This isn’t a bitter family breakup; it’s just a bittersweet decision
Daniel Cleary leaves for the City of Brotherly Love today, to Philadelphia and the training camp of his new team, the Flyers. But you can be certain, without question, Cleary departs Detroit with a heavy heart.
© Associated Press file photo
He wanted to retire a Red Wing. Desperately so.
“I’m a Red Wing to the bone, man,” Cleary told me this week. “I love going into the season knowing we have a legit chance to win a Cup.”
It’s in Detroit where his hockey career was resurrected, where he won a Stanley Cup — the first Newfoundlander to do so — and a place where he had settled with his family, only ta few hours from his wife’s hometown of Hamilton, Ont.
This was not the case of a relationship gone sour. The Red Wings badly wanted Cleary to remain within the family, too.
Sunday, Detroit general manager Ken Holland and coach Mike Babcock — a huge fan of Cleary’s since he made Babcock’s team as a walk-on in 2005 — made several calls to the unrestricted free agent, trying to convince Cleary to at least head to Traverse City, Mich., where the Wings will stage training camp, on a professional tryout until some cap space was freed up.
As of 11 p.m. N.L. time Monday, Holland and Cleary’s agent, J.P. Barry, were still talking.
But as long as Detroit was over the salary cap — by just over a half-million dollars — and overstocked up front — 16 forwards, and only enough room at the inn for 14 — there was no way Detroit could make a commitment on paper to Cleary, lauded for his solid workmanlike approach and immense popularity within the walls of the Wings’ locker room.
And without a contract, Cleary was not going to Detroit’s camp.
Cleary, who became a UFA in July, and the Red Wings were talking before the free agency period opened, with Detroit offering a three-year deal not quite up to par with the eventual $8.25 million over three years he would settle on in Philly.
At 34, and this quite likely being his last contract, you could understand Cleary looking to get the most out his one final deal.
Thing is, between the time the Wings made the offer to Cleary and the player mulled it over with his agent, Detroit signed Daniel Alfredsson and Stephen Weiss, using up some of the money that was supposed to go to Cleary.
But lost in that twist were the Flyers and Florida Panthers, two teams extending the welcome mat to Cleary.
Hence Cleary’s conundrum.
The Flyers, strangely enough, are in a more precarious situation, in terms of salary cap, than Detroit. Philadelphia currently sits just over $2 million over the cap.
The catch is, while the Flyers could offer no more than what Detroit could grant — an invite to camp on a PTO — Philly’s handshake came with a — wink, wink — guarantee things will take care of themselves contract-wise when the team broke camp.
In Florida, Cleary had his only guaranteed offer on the table. Great place to live, no doubt, and you know the weather must have been appealing to Cleary and his wife, but any chances of winning in the final three years of his playing days were out the window.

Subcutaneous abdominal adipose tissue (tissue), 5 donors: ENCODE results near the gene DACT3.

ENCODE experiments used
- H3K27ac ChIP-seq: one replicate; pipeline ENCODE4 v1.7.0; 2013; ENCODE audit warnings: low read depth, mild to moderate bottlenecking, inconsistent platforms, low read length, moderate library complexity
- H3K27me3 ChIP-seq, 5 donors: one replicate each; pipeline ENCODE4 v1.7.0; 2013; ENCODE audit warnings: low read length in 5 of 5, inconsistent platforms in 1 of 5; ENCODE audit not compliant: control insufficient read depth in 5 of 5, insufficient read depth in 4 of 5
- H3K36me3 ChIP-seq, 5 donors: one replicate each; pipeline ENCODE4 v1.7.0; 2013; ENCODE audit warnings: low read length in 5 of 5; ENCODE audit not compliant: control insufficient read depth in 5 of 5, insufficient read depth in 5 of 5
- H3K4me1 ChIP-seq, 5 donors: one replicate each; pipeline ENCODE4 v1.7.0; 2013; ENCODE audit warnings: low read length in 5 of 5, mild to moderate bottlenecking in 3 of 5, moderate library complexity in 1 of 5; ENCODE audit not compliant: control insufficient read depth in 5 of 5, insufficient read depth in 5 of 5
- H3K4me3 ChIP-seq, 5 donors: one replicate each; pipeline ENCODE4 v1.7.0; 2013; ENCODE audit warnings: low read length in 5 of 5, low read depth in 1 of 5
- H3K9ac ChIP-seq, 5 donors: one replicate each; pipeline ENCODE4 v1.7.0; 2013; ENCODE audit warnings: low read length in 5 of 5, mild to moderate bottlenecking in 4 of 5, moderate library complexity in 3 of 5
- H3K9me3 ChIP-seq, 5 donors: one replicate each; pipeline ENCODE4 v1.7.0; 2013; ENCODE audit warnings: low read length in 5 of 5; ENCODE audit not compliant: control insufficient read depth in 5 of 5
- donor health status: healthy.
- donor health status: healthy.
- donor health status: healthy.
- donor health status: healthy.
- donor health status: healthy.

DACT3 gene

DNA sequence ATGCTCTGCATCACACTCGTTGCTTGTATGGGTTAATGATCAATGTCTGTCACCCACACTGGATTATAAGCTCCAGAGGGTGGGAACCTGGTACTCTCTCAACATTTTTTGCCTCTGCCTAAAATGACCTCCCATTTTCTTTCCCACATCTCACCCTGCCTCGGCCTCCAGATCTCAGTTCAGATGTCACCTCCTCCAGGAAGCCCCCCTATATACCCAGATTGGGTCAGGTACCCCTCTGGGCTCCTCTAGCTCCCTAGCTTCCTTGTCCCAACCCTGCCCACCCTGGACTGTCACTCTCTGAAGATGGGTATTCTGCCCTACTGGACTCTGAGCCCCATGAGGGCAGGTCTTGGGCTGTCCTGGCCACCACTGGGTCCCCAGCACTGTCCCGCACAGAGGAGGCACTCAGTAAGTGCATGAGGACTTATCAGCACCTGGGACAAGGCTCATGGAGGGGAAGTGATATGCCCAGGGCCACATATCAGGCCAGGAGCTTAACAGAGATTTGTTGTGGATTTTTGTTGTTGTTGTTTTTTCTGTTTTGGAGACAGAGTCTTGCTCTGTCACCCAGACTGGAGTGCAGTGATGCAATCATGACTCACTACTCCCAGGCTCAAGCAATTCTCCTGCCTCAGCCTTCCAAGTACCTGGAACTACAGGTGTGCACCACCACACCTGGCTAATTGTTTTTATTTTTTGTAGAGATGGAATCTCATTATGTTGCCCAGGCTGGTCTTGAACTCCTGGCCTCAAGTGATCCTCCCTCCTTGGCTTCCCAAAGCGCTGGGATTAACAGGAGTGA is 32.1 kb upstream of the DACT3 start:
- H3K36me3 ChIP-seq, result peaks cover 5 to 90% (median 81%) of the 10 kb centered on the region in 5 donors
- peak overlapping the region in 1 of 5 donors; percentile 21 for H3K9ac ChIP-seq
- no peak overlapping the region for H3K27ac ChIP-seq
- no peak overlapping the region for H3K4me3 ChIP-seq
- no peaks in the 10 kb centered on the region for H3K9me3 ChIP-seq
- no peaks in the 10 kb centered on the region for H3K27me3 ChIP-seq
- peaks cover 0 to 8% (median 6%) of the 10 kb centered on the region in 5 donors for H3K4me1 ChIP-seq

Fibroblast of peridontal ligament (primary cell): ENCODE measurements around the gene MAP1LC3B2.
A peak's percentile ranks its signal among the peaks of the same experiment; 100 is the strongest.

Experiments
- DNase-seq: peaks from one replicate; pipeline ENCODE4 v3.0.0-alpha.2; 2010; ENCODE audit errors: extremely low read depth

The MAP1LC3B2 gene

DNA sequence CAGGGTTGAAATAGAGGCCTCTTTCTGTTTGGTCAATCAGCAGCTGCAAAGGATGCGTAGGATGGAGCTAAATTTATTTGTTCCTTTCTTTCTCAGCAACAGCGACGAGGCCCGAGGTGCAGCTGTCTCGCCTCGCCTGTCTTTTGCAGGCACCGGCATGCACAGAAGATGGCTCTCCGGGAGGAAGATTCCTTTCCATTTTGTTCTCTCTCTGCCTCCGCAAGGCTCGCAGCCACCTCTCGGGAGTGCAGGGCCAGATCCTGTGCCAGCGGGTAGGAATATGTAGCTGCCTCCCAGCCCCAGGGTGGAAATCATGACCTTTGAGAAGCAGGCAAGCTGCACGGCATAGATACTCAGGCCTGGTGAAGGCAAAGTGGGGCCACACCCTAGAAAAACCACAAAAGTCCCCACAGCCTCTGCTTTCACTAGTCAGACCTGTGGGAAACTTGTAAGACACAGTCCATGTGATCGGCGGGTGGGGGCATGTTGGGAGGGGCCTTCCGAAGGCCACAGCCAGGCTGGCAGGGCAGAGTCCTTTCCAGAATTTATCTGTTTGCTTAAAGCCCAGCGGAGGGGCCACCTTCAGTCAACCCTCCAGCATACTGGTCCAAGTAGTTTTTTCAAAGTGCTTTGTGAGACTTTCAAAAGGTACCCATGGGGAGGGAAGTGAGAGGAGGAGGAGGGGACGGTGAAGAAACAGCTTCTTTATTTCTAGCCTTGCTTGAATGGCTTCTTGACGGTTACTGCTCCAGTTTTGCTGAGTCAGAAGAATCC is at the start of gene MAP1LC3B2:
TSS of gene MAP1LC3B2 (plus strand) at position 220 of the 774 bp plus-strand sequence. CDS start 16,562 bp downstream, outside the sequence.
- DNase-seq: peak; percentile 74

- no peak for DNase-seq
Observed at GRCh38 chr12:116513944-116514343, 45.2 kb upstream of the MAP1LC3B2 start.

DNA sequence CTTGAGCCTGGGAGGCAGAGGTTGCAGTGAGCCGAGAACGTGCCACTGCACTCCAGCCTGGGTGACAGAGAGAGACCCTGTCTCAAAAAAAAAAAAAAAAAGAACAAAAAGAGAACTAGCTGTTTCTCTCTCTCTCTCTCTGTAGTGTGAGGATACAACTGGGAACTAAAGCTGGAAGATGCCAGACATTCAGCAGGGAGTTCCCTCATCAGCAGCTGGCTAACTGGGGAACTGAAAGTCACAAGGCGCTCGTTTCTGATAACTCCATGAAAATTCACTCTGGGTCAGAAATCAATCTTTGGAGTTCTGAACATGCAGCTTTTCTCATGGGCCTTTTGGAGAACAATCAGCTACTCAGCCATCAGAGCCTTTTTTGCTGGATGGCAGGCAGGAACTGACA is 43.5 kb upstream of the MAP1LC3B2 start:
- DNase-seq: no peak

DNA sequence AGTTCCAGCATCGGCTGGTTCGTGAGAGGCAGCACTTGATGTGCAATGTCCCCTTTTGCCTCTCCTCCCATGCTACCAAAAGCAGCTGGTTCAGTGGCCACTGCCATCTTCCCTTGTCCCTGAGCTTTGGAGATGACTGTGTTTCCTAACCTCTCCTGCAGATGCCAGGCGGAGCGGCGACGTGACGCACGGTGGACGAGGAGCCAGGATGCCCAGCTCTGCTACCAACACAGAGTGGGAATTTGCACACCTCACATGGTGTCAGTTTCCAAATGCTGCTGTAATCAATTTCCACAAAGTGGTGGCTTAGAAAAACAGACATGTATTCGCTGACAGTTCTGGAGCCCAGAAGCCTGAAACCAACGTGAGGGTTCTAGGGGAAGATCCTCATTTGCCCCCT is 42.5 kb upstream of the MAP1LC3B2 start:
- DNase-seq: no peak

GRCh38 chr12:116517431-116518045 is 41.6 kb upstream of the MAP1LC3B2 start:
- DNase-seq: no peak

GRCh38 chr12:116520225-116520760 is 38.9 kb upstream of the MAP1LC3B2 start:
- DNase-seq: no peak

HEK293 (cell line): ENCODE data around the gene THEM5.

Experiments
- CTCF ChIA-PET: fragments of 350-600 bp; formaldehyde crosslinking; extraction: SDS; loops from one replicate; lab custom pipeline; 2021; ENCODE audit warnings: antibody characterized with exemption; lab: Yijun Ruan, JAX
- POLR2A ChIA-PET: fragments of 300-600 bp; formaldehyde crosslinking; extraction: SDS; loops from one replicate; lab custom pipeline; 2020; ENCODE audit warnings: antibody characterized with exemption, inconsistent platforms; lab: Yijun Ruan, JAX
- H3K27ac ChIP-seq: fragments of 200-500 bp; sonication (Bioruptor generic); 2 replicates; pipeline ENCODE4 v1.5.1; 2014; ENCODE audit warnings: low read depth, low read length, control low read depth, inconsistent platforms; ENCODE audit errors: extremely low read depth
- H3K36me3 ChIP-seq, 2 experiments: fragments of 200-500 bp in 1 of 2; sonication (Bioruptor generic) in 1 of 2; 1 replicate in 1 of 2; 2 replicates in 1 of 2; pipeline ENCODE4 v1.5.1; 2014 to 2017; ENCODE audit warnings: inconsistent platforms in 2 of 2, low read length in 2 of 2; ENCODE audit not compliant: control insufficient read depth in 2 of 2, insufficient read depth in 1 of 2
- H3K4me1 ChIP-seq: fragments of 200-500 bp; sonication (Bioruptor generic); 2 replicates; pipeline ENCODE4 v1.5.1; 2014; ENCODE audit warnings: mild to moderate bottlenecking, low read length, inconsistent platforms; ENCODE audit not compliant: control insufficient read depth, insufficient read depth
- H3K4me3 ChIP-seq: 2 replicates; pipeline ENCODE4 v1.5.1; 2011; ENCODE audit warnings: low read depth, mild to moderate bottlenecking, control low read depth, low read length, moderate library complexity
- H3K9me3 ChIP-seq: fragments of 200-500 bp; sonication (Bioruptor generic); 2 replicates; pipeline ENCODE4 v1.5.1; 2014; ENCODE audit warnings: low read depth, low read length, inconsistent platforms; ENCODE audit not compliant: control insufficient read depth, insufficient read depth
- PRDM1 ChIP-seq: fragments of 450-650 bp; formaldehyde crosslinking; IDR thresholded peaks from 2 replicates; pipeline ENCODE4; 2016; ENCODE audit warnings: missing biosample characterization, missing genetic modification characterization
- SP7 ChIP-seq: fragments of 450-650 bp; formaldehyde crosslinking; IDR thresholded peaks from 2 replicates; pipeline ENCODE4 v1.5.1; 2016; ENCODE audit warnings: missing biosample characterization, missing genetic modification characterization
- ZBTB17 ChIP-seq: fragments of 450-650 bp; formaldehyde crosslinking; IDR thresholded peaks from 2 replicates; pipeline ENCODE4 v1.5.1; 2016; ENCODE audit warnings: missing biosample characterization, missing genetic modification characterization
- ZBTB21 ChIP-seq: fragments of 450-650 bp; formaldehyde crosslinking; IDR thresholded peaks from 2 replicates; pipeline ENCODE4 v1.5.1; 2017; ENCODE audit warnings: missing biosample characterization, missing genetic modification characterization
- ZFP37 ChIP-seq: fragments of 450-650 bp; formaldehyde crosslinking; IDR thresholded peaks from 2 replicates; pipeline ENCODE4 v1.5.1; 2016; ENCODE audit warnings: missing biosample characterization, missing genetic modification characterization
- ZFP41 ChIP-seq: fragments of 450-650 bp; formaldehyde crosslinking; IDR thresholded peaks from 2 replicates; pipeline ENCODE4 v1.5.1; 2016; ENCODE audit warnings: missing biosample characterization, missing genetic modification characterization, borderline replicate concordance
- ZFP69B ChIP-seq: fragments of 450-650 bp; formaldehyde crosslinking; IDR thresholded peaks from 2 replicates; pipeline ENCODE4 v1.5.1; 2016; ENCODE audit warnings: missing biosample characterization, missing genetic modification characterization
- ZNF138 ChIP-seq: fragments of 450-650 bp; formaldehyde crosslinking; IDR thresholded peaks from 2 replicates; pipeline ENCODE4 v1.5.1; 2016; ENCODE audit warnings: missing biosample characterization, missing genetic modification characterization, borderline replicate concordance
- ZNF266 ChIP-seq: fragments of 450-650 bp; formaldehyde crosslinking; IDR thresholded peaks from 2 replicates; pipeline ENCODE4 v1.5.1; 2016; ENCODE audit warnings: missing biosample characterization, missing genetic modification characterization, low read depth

Up to Sunday night, Cleary was speaking with Flyers’ GM Paul Holmgren and Dale Tallon, the Panthers’ general manager.
With Florida for all intents and purposes out of the picture — unless the Panthers ponied up with a fourth year — it was down to Detroit and Philadelphia.
But how could Cleary choose the Flyers over the Red Wings, when both teams were offering only PTOs, when he was telling everyone and anyone Detroit was where he wanted to stay?
Because Philly, with Chris Pronger, who will never play again, going on long-term injured reserve, the Flyers were eventually clearing nearly $5 million of cap space.
The Wings could not make any such promises.
Cleary went so far as to ask for $2.5 million for three years from Detroit — down from the $2.75 million Philly had on the table — because of his yearning to stay in Michigan.
For as much as Cleary was good for the Red Wings — he was, aside from Pavel Datsyuk, perhaps their best two-way forward, a clutch player in the 2008 Stanley Cup run that Babcock used frequently and in all situations — the team was good to Cleary.
And Detroit is known for taking care of its own. The Red Wings have frequently offered jobs to former longtime employees, from Steve Yzerman to Chris Chelios, Chris Osgood, Kris Draper and Kirk Maltby.
In terms of years of service and dedication, you’d have to think Cleary falls into that class, except maybe for Yzerman, and perhaps Mike Illitch would have had something waiting for him in the organization after his playing days were through.
So the question came down to this: accept Philly’s invitation to camp with a contract that won’t become official next month when cap space is cleared, or roll the dice and attend the Wings’ camp without knowing exactly what Detroit can offer and hope like heck he doesn’t get injured.
Take the guarantee or take the gamble?
For Cleary, who will be 37 when the contract is done, the risk wasn’t worth the reward.
And Motown’s in the rearview mirror.
Robin Short is The Telegram’s Sports Editor. He can be reached by email email@example.com. Follow him on Twitter @TelyRobinShort